Frustrated? Things getting to you? Consider the fact that 17-year-old Christian de Klerk (Tuks), who will be representing South Africa next week at a World Cup competition in Turkey, is a firm believer that nothing clears one’s head better than shooting a few arrows.
‘I can vouch for it. When I’ve had a difficult day at school and feel a bit despondent, all I have to do is go and shoot a few arrows. It relaxes me to such an extent that I can face up to any challenge afterwards,’ said De Klerk who is in matric at Hoërskool Waterkloof.
A Paralympian archer at Tuks, Shaun Anderson, has no hesitation in saying that De Klerk is a champion in the making. At last year’s Junior World Championships in Argentina, De Klerk finished ninth in the compound category.
There are two categories in archery: recurve – the Olympic format – and compound.
Recurve bows are the simpler of the two types, featuring between one and three pieces that make up the frame, and a single string. Though not a prerequisite, many recurve bows are made from wood. They also feature a single string that’s much shorter than the string used in a compound bow.
Compound bows are the modern cousin of the recurve and have become very popular in recent decades, both for hunting and shooting. Compounds use a pulley system that takes the strain off the bow and provides slack for the archer, making it easier to shoot with accuracy.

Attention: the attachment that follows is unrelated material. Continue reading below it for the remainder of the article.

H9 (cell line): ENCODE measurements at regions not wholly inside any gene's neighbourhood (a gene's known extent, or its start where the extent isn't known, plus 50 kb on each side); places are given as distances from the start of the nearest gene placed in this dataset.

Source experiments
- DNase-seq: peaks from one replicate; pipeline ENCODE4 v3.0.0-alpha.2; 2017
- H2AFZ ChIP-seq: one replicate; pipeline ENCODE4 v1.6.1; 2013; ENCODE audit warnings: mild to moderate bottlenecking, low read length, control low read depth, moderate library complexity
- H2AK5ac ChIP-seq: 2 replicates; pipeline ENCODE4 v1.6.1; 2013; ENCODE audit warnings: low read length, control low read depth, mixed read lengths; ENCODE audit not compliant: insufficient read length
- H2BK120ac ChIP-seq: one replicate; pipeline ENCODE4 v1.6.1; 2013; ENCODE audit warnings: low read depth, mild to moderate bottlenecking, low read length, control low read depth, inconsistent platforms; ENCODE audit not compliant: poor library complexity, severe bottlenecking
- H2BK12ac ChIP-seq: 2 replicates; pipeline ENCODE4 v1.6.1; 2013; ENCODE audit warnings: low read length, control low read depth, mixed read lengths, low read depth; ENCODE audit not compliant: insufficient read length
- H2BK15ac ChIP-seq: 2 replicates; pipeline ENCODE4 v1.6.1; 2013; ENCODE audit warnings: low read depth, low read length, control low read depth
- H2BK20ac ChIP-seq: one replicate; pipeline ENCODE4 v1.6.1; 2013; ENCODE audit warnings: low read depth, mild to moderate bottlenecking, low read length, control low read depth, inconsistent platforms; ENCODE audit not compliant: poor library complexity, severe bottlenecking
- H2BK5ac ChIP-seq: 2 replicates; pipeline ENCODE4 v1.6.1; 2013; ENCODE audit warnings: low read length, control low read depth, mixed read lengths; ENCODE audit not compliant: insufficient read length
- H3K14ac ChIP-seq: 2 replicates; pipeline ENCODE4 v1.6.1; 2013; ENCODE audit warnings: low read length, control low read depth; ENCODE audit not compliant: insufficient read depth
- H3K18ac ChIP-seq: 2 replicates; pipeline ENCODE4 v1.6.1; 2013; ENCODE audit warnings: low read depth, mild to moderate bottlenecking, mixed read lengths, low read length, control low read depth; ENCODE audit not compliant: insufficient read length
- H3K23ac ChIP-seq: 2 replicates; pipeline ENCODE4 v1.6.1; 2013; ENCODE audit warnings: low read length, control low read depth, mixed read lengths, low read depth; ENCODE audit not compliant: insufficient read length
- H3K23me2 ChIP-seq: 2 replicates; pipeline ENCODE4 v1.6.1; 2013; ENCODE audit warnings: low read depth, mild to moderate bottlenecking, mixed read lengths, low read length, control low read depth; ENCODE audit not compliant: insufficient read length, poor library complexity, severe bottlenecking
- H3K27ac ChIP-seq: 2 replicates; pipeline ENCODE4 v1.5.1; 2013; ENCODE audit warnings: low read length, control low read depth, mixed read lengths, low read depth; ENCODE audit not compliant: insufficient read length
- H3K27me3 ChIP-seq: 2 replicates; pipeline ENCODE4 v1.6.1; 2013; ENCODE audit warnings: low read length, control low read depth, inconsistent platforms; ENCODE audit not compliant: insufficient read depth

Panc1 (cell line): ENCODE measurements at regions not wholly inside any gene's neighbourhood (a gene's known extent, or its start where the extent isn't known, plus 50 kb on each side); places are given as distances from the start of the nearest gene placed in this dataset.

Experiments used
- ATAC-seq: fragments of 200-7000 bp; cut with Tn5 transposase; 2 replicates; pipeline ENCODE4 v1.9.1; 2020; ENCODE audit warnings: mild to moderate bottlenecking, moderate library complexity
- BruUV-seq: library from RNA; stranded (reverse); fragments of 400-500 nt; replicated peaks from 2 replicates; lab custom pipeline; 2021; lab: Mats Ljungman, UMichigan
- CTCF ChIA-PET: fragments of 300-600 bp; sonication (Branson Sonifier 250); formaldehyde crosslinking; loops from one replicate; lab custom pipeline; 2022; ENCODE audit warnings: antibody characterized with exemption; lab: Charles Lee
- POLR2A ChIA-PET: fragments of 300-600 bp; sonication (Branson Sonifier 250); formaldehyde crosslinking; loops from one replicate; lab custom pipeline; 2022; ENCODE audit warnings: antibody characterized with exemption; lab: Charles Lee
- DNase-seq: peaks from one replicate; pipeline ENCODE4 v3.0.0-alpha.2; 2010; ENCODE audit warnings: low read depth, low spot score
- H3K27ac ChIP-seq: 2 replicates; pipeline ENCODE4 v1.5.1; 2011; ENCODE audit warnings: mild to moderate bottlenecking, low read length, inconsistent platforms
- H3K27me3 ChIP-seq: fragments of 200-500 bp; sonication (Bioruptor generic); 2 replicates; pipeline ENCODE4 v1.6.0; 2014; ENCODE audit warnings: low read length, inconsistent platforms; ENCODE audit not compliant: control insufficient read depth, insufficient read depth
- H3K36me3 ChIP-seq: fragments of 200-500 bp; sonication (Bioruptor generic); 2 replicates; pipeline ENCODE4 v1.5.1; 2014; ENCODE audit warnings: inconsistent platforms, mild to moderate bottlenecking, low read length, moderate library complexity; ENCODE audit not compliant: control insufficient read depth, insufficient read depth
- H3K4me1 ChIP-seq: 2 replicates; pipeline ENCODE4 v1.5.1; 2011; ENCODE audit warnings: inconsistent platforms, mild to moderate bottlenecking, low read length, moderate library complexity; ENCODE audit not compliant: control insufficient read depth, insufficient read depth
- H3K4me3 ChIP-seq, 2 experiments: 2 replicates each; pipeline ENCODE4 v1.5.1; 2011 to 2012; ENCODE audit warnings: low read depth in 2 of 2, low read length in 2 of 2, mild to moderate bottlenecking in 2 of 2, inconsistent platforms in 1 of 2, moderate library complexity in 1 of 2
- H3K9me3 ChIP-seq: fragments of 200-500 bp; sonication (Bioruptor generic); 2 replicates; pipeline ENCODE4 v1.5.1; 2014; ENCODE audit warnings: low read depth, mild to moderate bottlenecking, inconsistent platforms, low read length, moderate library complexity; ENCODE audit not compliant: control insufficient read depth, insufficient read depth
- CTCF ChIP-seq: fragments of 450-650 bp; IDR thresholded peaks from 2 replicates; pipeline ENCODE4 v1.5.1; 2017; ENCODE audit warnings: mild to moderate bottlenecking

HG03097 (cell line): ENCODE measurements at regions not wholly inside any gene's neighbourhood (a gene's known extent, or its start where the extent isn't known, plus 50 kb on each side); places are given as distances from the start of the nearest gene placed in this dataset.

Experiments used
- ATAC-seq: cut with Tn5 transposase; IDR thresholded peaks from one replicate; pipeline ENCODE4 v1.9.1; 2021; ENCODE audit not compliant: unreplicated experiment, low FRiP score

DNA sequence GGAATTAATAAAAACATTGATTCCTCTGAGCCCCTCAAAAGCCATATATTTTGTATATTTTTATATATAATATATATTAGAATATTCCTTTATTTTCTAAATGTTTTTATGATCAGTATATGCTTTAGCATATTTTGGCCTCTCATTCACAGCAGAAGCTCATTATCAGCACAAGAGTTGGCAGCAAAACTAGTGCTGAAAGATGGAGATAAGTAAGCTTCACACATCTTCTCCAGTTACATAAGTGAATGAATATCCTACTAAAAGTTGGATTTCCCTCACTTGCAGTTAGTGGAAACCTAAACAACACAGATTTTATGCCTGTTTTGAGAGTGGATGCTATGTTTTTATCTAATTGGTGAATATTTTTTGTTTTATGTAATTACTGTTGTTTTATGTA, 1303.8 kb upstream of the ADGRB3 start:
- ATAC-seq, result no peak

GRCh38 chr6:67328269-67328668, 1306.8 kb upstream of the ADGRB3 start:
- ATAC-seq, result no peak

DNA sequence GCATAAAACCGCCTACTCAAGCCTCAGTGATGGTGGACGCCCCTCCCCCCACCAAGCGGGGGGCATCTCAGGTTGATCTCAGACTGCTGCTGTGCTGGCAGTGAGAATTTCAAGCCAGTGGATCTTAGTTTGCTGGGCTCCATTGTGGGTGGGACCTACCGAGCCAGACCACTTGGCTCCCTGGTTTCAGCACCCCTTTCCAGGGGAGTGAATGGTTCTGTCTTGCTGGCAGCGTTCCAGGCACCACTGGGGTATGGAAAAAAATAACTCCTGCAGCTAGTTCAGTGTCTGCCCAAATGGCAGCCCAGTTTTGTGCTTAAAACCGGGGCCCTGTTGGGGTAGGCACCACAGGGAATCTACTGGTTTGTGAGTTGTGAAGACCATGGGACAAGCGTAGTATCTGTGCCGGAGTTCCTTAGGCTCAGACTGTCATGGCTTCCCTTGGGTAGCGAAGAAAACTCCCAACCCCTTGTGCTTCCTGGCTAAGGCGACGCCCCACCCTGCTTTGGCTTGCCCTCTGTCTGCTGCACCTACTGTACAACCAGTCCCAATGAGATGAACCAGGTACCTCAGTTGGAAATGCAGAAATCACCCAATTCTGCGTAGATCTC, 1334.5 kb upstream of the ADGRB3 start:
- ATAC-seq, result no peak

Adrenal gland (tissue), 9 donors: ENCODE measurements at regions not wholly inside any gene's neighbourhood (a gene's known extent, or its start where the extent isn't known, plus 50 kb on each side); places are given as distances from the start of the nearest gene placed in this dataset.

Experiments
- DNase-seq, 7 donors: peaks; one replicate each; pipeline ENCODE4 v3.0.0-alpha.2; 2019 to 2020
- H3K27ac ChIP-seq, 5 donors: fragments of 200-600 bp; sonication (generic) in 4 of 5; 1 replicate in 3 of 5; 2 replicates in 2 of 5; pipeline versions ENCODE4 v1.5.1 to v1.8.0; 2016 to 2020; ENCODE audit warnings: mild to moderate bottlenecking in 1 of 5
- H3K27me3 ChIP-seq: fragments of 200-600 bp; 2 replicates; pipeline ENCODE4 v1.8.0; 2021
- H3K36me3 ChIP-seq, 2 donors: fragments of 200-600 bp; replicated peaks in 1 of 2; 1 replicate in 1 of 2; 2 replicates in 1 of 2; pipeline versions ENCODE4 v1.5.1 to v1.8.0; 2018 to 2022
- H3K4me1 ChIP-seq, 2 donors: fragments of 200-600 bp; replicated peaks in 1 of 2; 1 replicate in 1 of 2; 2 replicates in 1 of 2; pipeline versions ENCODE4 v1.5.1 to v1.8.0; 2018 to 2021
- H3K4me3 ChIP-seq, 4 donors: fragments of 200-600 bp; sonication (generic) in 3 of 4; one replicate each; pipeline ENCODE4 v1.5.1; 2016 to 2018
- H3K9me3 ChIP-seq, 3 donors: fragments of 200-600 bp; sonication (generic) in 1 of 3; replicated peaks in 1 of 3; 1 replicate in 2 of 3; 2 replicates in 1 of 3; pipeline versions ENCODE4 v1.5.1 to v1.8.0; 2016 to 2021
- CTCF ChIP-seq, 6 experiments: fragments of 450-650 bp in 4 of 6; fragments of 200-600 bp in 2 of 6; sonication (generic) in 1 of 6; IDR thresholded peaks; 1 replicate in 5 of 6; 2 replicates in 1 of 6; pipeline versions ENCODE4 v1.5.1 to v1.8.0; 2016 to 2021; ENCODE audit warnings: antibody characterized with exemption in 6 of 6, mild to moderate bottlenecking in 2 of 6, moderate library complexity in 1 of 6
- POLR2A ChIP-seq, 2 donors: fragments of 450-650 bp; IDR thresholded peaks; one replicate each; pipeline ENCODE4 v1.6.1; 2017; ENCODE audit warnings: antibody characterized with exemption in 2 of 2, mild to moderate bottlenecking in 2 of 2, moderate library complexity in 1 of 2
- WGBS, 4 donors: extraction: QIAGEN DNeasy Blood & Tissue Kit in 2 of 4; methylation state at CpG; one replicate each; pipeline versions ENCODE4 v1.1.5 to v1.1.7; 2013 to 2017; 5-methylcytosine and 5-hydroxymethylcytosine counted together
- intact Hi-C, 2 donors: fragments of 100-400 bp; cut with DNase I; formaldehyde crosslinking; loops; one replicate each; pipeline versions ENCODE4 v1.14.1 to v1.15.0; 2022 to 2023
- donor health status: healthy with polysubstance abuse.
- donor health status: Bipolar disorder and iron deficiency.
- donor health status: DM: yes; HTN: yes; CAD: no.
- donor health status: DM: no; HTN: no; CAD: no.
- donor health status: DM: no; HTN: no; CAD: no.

De Klerk had to average a score of 697 out of 720 to qualify for the selection trials for the team competing in Turkey. His best score so far is 705.
According to the Tuks archer, his sport requires the utmost concentration. ‘I would say it is 90% mental as you got to do the exact same thing 72 times during a competition. It requires you to be focused entirely each time you shoot an arrow. The only time you can relax slightly is when the arrow leaves the bow, but that’s only for as long as it takes to pick up the next arrow. So you are in the zone all the time.
‘There’s nothing special to my training. I believe it’s important to be shooting fit. You can’t just pick up a bow after two months and expect to hit the bull. To be able to shoot good scores consistently means you have got to train every time as though you are competing.’
Patrick Roux, Danelle Wentzel, Agnita Worst and Reuben Brent-Meek are the other Tuks archers who will be competing in Turkey.
Photo: De Klerk in training action, by Reg Caldecott